Of the different uses for concentration, this last is the most important, because it’s what actually takes this last factor of the path and moves it on toward the goal. That was the Buddha’s whole purpose in using this image of a “path”: It leads to something beyond the path. It has a goal that’s different from the path. Don’t believe people who say that the path is the goal, or that the path leads to right view. When they say that, it’s a sign that they haven't experienced the goal. We don’t practice for the sake of right view, or for the sake of right concentration, or for no sake at all. We fabricate and use these things as steps toward a goal that lies beyond them: the deathless, total freedom from fabrication, from suffering and stress. This is what makes everything else in the path, all the effort that goes into fabricating and mastering all the factors, worthwhile.

The Buddha doesn’t talk much about the goal. After all, it’s not something you can create, so there’s no point in describing it too much, for otherwise you might try to take the description and clone it, which doesn’t work. He talks about the goal just enough to make you understand that it’s worth pursuing: the ultimate happiness, the ultimate freedom, totally outside of any physical or mental location in space or time. As he says, if you hold to a perception that the goal might be accompanied by any kind of suffering or regret, drop that perception. Don’t listen to it. The deathless is totally satisfying and ends all your hungers. Once your hungers are satisfied, that solves all your other problems as well.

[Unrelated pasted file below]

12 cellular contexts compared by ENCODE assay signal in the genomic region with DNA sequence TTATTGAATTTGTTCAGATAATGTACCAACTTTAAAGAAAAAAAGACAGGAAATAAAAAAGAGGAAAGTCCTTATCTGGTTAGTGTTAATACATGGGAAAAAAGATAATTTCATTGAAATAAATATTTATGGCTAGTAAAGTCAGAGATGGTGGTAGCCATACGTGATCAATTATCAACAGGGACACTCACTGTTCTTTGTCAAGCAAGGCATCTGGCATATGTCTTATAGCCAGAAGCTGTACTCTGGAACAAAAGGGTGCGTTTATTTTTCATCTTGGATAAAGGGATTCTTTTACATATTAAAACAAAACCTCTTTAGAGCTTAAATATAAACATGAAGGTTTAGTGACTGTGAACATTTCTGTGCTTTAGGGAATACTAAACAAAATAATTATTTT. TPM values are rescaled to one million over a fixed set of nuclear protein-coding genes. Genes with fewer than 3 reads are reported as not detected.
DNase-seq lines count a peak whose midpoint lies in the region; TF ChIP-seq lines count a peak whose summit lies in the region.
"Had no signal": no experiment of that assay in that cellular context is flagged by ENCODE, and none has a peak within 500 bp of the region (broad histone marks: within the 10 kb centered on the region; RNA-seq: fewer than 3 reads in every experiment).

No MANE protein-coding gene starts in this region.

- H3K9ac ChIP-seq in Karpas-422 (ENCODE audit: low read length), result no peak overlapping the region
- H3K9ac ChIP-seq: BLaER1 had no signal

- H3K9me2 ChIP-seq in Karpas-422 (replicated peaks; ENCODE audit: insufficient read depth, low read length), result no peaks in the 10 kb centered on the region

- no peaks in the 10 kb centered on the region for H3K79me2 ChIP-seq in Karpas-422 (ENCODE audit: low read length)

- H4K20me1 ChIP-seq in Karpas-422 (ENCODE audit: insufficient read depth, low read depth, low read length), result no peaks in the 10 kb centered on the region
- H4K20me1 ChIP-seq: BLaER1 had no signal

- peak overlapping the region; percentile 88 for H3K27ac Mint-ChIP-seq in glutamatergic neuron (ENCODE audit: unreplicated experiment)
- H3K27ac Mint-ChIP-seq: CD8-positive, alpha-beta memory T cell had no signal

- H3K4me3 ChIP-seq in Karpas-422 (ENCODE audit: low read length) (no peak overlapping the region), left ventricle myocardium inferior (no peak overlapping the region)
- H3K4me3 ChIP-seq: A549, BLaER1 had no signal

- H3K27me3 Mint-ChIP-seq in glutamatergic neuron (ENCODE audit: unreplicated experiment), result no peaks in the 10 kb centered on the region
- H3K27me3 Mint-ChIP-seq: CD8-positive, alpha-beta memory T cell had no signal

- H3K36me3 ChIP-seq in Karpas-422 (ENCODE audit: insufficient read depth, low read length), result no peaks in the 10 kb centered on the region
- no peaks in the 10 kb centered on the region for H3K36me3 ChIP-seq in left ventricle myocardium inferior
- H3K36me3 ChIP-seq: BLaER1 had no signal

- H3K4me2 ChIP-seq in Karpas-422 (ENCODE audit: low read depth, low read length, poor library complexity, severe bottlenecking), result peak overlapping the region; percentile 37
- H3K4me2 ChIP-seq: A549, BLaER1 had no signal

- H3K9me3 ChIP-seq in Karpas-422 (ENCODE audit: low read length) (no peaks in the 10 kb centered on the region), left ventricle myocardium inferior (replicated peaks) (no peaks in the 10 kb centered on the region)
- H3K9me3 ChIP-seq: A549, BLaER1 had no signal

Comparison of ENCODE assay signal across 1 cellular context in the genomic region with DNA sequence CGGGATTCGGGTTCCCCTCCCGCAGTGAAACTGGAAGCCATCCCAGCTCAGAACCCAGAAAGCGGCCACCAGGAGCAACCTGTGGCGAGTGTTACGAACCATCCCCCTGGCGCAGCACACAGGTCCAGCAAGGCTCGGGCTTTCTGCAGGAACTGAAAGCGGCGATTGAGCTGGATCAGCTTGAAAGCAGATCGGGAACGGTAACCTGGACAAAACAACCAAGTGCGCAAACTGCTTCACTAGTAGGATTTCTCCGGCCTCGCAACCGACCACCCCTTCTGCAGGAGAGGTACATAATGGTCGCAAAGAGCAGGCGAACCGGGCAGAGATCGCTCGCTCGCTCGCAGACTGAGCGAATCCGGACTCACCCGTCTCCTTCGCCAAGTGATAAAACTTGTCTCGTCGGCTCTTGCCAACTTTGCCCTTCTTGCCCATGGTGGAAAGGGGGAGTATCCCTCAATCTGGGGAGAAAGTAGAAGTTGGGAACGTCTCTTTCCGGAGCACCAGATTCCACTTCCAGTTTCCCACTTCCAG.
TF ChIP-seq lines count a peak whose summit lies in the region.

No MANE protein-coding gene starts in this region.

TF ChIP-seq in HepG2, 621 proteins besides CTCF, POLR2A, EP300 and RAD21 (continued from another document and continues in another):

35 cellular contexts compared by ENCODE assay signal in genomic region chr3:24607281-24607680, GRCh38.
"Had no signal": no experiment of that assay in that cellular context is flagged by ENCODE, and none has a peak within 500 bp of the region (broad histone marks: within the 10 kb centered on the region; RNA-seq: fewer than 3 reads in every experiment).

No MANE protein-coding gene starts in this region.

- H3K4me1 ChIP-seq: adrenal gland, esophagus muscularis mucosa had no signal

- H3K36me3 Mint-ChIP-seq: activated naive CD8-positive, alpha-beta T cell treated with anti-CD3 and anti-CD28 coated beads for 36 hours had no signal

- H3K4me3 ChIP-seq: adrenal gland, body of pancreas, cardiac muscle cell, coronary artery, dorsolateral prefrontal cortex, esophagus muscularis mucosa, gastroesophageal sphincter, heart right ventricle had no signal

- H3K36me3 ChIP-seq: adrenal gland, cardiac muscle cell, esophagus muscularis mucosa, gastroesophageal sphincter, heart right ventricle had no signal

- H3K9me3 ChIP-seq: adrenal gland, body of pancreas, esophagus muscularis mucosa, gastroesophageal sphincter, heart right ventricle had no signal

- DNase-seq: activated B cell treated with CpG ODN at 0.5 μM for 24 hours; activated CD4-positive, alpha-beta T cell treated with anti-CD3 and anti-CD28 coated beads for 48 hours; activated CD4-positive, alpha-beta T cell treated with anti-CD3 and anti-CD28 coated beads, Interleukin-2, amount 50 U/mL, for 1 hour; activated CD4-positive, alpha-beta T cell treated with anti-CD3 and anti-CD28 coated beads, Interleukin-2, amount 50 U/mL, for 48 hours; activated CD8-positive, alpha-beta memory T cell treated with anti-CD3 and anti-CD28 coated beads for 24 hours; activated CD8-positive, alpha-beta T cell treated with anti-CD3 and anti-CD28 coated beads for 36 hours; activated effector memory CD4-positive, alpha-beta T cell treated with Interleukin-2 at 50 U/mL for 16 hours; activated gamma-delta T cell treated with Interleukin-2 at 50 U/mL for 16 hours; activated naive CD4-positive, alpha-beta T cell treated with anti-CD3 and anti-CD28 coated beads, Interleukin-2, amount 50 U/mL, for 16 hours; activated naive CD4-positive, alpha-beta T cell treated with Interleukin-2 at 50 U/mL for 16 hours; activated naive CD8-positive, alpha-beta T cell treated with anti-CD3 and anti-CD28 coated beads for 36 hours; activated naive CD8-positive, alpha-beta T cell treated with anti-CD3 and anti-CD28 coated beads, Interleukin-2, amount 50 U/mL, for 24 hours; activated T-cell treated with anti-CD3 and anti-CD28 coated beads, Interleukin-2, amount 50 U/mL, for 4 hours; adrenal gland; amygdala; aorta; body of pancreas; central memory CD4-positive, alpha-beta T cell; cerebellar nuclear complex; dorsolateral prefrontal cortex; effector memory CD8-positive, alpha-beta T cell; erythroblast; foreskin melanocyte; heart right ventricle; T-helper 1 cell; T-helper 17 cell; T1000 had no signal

That’s where this path is going. And it’s the right path. Right view is right view; right resolve is right resolve; all the factors are right all the way down the line. They’re right, not because the Buddha said they were right, but because they actually work, in the same way that, if you want milk, squeezing a cow’s udder is the right way to get milk out of the cow. It gives you the results you want. If you try to get milk by squeezing the cow’s horn, it’s wrong—because it doesn't work. Right and wrong are really two different things because they give different results.